Priya knew her calling at a very young age. Through travel, she was exposed to the disparities between gender and race worldwide. She went to medical school to train as an OB, but knew she didn’t want to pace the hospital wards 24/7. “I wanted to do global health and help girls and women,” she remembers.
Here are her strategies for living intentionally and making a difference.
Passion is a choice
I think you either do things in life filled with passion or you don’t. People see my enthusiasm and ask when I hit my “off switch” and relax. I don’t understand their thinking. When you love what you do there is no “off switch.” If you’re not feeling passionate, then you should rethink what you’re doing.
Power is a responsibility
I learned that no one was going to advocate for the women and girls in my family if they didn’t do it themselves. The same goes for life. You have to be an unashamed advocate for women’s issues because no one else is going to be. If you’ve gone up the ladder, you have to make sure that the ladder is easier for the women following.
Use your strengths, and outsource your weaknesses
I do this at work and at home. I’m terrible at some household chores, so I outsource them. At work I’ve built a diverse team around me to make up for any professional weaknesses. But I also acknowledge my strengths. When I was young I was fundraising for cervical cancer. A gentleman told me I could sell anything—I’m a great used car salesman. I use that to my advantage for to advocate women and girls.
Read between the lines
Any time I’ve struggled to know what’s going on, I always ask myself if there is another narrative. One of my previous admins seemed high capacity but she wasn’t producing. I spoke with her and found out there was a lot going on in her personal life. In the field, remember to look beyond what is in your central vision, and look for what they’re not telling you.
Don’t let others label you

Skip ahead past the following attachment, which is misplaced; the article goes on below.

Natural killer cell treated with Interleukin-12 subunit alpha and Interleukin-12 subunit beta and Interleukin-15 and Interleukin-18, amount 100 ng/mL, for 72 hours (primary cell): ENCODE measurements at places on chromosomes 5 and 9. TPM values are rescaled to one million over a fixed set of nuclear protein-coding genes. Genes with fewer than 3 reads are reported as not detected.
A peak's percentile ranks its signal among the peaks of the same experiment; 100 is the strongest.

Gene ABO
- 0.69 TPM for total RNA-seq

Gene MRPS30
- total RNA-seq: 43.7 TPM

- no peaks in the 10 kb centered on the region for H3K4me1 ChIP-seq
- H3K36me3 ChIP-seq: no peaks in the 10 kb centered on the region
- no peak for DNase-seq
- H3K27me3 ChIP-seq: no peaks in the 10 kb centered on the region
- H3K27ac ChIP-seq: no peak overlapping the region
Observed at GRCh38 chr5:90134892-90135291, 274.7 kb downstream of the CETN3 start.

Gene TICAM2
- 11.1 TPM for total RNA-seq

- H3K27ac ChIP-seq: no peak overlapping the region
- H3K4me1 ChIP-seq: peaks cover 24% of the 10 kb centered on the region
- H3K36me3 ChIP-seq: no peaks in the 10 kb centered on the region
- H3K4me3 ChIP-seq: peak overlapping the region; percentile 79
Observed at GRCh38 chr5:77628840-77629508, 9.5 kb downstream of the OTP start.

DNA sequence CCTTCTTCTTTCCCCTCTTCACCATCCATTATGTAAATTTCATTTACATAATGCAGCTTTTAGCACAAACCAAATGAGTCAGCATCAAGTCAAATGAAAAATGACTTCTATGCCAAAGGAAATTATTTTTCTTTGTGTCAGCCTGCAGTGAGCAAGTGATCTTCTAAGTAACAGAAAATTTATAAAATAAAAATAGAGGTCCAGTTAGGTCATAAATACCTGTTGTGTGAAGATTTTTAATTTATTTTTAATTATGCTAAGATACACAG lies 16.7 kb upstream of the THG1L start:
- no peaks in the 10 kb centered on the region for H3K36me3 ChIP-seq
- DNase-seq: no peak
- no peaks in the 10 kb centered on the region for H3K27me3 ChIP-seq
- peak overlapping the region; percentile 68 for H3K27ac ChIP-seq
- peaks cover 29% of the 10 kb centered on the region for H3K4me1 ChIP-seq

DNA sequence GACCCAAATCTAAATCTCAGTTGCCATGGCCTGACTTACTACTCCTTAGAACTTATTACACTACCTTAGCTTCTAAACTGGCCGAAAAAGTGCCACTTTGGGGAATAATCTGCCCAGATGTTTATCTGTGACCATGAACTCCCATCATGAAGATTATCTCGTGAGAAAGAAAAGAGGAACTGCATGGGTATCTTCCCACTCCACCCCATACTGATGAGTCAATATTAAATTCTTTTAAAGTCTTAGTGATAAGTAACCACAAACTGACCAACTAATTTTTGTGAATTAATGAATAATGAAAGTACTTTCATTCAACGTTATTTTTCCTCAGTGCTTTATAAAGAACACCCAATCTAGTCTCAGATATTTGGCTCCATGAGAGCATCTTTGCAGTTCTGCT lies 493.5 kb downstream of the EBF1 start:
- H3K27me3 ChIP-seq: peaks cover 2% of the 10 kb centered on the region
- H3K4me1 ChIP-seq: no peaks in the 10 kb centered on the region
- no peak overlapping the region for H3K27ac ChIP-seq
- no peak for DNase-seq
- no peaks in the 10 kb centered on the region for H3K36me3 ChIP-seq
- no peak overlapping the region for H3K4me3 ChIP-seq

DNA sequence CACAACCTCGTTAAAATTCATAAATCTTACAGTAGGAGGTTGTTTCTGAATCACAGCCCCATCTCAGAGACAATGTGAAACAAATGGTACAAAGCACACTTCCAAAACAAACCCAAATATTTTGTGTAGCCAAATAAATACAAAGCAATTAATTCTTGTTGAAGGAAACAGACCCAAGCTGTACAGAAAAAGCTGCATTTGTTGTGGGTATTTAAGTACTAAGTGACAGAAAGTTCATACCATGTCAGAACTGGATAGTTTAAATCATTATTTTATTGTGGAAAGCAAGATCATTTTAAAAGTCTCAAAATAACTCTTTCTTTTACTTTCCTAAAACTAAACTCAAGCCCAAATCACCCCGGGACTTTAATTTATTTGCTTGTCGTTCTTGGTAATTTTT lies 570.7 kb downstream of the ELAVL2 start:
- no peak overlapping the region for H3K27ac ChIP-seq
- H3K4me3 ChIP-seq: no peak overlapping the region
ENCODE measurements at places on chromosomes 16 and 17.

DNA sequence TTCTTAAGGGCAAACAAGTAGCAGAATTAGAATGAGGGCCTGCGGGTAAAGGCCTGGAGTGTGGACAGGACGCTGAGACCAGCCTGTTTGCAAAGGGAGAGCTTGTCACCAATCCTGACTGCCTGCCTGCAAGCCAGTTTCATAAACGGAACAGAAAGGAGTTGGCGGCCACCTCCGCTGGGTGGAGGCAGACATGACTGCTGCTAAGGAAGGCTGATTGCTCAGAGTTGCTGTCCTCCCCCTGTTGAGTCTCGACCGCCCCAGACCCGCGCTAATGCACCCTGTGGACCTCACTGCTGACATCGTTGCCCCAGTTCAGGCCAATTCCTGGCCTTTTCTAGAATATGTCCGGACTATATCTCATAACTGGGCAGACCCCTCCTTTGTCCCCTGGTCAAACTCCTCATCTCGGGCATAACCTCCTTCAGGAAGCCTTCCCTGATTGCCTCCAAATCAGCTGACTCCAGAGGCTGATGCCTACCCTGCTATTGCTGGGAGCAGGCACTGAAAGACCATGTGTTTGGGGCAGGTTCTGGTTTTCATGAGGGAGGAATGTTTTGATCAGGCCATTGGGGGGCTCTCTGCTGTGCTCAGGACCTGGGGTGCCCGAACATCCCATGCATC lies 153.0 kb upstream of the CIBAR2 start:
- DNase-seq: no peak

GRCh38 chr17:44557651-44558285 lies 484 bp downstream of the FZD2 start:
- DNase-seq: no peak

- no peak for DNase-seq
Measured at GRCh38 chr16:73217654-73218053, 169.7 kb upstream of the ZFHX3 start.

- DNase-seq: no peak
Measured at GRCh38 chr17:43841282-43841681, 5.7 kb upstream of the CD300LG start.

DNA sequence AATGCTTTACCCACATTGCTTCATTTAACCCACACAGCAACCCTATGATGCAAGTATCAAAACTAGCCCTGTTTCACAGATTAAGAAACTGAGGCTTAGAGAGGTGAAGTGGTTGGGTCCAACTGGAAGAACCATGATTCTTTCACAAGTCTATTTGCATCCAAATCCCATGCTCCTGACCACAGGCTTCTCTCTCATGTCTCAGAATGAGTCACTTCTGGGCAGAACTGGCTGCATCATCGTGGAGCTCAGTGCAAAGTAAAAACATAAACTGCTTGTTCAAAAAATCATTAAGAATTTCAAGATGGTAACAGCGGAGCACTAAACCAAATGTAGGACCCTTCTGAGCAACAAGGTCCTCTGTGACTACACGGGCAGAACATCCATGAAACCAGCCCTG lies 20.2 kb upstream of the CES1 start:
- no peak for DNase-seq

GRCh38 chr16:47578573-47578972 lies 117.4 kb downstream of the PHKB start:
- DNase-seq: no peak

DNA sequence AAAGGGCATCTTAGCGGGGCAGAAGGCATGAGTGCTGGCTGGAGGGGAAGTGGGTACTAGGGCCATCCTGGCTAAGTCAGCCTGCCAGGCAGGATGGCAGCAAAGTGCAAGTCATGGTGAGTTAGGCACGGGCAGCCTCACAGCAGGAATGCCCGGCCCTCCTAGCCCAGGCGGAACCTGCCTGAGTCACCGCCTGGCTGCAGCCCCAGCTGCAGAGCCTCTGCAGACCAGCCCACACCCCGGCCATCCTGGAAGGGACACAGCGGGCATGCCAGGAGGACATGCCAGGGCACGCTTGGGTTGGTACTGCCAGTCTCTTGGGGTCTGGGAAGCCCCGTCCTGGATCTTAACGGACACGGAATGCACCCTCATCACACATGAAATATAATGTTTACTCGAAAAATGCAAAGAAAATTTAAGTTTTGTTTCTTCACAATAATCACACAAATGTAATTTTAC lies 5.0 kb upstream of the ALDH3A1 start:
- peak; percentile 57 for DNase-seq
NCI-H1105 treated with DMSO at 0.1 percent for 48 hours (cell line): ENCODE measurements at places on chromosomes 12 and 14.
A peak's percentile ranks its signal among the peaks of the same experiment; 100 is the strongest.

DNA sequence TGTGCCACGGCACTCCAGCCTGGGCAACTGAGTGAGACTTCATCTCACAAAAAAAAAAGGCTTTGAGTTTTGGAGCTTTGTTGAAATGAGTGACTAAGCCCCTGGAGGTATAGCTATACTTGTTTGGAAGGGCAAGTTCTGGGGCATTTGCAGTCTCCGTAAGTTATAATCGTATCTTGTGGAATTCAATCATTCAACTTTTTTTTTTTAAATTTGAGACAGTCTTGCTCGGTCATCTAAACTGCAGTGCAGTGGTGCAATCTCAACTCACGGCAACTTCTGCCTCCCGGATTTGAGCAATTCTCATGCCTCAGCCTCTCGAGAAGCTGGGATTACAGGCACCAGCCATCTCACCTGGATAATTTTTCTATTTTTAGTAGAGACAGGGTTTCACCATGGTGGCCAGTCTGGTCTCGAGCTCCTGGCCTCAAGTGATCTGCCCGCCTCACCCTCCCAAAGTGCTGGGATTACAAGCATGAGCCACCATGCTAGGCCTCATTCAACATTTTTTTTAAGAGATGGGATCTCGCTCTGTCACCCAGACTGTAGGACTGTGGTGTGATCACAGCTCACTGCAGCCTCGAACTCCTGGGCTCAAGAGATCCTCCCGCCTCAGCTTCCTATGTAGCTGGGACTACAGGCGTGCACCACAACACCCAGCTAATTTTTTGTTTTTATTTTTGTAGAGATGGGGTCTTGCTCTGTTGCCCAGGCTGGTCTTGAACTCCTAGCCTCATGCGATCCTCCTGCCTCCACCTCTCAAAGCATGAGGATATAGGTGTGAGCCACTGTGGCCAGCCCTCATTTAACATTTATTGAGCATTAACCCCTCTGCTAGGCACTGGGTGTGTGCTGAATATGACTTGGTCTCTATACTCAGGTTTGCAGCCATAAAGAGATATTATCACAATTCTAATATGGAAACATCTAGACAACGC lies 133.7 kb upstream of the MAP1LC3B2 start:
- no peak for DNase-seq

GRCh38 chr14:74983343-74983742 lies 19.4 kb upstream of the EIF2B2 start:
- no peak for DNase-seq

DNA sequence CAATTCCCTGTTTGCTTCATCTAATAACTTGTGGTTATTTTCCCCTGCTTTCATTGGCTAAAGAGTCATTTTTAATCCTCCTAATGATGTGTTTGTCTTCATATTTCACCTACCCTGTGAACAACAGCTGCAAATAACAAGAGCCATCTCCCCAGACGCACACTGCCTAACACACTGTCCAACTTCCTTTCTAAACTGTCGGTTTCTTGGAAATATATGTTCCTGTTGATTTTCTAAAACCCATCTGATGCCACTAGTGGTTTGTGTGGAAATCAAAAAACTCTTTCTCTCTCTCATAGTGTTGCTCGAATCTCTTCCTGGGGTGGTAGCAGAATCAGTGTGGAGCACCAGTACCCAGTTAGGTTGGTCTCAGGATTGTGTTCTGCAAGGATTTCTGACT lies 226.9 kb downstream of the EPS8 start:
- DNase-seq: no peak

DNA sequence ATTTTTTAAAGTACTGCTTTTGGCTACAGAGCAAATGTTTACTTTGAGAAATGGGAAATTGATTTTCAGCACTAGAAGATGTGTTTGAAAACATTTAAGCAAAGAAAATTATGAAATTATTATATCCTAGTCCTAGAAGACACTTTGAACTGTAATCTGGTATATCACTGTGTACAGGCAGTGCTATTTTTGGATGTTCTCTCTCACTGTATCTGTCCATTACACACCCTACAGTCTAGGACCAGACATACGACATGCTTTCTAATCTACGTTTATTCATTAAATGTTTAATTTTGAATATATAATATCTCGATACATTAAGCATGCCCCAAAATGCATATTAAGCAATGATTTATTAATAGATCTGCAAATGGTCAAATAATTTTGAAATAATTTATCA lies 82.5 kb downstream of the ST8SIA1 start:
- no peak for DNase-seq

There’s no single way to be a woman. You have to carve your own path. You have to be confident. Other women need to support you and you need to support other women. Define who you are and don’t let anyone label you.
You’re always ON
Be authentic, because someone is always watching. There is no dress rehearsal. When I was doing my PhD research in India, we hired 4 shy student nurses. Over 18 months I saw them grow and demand their rights from an influential 80 year old doctor. They said they watched me.
I was their role model, “You look like us. You’re brown. You’re a girl. We watched you stand up to people and it enables us to do it too.”
More from Priya…
What advice would you give your younger self, knowing what you know now?
No one can make you feel a certain way about something or yourself. That power is yours. I faced a lot of racism as a child. I wish I knew then that I had the power to decide how to feel about their words.
Who saw something in you early on that you did not see in yourself?
My mother–even to this day. She said I was meant to give more back to society than I would take…I hope she is right. She was always aiming higher for me than I ever thought possible.
When Breath Becomes Air by Paul Kalanithi.
With 800 women dying in childbirth each day, Merck for Mothers is a 10-year, $500 million initiative that fights to end preventable maternal mortality all around the world.